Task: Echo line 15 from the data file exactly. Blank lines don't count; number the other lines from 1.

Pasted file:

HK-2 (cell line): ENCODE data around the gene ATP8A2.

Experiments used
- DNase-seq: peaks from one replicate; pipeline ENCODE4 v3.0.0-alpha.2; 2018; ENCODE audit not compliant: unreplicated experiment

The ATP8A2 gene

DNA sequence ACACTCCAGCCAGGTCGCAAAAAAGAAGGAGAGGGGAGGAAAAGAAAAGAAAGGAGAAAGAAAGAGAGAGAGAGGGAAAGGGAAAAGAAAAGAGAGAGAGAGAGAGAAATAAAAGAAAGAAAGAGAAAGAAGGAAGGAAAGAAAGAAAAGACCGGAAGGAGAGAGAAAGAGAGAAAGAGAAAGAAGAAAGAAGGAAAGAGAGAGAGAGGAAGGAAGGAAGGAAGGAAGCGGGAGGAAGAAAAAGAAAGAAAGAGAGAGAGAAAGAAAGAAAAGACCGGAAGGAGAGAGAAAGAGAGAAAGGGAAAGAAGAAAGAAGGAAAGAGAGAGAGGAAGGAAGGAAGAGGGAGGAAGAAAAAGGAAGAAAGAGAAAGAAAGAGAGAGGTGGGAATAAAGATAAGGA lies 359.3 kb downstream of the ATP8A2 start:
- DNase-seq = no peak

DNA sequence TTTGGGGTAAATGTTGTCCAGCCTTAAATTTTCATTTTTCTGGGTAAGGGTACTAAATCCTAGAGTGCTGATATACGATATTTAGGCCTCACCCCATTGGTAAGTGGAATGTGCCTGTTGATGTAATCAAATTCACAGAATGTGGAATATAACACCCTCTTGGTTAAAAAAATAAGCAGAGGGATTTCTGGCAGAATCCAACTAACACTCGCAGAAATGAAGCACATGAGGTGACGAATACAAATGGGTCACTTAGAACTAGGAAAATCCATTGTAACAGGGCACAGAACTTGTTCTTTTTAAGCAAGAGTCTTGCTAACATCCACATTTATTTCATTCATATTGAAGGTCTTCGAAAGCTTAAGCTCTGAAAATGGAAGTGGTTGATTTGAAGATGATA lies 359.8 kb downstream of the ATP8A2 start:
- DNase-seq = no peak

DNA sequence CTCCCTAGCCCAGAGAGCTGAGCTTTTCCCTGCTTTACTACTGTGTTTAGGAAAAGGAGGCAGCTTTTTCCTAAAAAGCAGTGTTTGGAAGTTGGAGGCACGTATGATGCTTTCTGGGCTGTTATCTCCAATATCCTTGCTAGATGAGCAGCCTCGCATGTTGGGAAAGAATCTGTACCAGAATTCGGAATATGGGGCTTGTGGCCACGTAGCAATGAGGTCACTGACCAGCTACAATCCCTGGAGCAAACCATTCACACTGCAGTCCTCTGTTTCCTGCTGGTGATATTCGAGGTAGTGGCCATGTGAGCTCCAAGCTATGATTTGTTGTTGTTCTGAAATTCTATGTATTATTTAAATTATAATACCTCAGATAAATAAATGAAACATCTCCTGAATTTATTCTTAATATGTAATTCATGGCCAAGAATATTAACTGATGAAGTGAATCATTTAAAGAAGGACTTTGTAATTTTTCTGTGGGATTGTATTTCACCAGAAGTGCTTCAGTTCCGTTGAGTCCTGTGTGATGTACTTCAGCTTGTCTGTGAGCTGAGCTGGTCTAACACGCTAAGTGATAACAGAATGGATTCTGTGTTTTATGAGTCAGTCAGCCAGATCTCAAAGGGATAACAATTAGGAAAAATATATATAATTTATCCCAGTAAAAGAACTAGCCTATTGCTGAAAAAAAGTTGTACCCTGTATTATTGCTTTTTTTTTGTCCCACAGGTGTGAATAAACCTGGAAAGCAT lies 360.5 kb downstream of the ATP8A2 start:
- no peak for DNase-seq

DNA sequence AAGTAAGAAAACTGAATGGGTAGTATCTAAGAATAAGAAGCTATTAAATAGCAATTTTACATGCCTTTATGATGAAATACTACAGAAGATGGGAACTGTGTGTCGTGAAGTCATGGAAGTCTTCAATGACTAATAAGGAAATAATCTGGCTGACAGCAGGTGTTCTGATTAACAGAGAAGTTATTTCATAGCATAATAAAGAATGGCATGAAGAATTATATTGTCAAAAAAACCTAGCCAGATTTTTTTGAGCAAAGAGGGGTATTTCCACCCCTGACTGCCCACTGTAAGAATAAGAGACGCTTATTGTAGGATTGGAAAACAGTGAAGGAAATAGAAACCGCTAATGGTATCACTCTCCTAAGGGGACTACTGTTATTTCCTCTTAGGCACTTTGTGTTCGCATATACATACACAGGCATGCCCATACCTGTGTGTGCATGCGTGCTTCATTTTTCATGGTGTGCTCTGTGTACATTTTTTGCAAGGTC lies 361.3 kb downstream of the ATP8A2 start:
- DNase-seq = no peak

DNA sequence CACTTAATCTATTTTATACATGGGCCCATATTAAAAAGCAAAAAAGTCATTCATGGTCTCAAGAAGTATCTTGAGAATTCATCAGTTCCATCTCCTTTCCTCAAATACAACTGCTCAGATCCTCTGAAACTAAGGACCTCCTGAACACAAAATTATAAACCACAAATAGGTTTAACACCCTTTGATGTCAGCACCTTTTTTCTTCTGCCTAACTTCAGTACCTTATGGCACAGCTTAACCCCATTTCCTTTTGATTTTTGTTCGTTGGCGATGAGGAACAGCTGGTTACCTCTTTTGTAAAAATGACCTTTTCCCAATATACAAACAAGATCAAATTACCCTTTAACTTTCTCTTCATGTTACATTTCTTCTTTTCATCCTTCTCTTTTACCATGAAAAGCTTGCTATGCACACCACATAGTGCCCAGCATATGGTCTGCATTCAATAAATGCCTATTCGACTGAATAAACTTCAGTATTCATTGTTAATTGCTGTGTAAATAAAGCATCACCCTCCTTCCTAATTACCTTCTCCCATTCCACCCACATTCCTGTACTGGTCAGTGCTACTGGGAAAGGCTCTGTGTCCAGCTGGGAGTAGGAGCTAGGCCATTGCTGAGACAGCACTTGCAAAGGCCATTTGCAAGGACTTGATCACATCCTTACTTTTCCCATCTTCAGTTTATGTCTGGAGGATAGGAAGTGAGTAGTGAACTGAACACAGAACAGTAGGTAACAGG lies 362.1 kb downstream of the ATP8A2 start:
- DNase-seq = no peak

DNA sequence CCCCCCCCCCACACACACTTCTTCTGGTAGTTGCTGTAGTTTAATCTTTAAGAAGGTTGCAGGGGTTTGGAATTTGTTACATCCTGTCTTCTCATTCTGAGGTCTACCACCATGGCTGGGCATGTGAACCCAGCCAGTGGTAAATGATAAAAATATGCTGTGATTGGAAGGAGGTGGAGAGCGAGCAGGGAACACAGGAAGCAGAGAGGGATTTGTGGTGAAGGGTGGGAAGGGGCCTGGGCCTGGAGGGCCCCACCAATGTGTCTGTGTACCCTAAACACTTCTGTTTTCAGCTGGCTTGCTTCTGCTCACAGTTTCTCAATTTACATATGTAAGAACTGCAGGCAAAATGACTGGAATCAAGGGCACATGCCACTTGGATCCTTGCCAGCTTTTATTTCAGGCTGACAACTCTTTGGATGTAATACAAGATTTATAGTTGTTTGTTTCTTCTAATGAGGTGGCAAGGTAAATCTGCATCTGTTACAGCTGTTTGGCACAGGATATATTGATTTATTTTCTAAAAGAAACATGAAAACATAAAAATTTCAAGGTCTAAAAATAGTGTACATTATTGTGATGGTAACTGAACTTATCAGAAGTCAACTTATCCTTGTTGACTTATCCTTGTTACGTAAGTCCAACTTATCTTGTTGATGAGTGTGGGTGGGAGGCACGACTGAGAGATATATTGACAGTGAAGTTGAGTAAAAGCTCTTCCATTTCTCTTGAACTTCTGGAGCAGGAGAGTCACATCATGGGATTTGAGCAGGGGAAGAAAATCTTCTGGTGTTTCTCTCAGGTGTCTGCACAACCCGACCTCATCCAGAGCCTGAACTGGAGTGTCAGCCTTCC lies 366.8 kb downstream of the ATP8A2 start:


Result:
DNA sequence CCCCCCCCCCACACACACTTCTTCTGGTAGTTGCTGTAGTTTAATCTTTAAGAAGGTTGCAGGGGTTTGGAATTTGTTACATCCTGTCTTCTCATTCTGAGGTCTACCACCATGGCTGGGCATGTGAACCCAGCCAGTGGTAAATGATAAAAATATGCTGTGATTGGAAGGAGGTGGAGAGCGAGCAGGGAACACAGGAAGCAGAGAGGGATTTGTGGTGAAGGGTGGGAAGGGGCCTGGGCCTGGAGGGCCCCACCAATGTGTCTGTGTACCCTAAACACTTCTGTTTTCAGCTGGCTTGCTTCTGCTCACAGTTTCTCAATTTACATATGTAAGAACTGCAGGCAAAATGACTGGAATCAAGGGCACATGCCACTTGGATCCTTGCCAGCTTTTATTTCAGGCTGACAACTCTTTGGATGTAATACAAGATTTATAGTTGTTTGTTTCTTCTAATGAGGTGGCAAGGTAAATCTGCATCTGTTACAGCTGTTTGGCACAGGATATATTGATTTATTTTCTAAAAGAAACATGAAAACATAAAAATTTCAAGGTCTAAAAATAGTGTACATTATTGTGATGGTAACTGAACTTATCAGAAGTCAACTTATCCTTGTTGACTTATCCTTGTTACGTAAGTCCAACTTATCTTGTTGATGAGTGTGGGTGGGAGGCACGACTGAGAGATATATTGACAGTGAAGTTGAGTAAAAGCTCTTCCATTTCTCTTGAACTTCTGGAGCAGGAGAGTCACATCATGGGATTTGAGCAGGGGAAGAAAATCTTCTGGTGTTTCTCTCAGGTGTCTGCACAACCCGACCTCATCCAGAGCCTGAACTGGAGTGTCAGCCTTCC lies 366.8 kb downstream of the ATP8A2 start: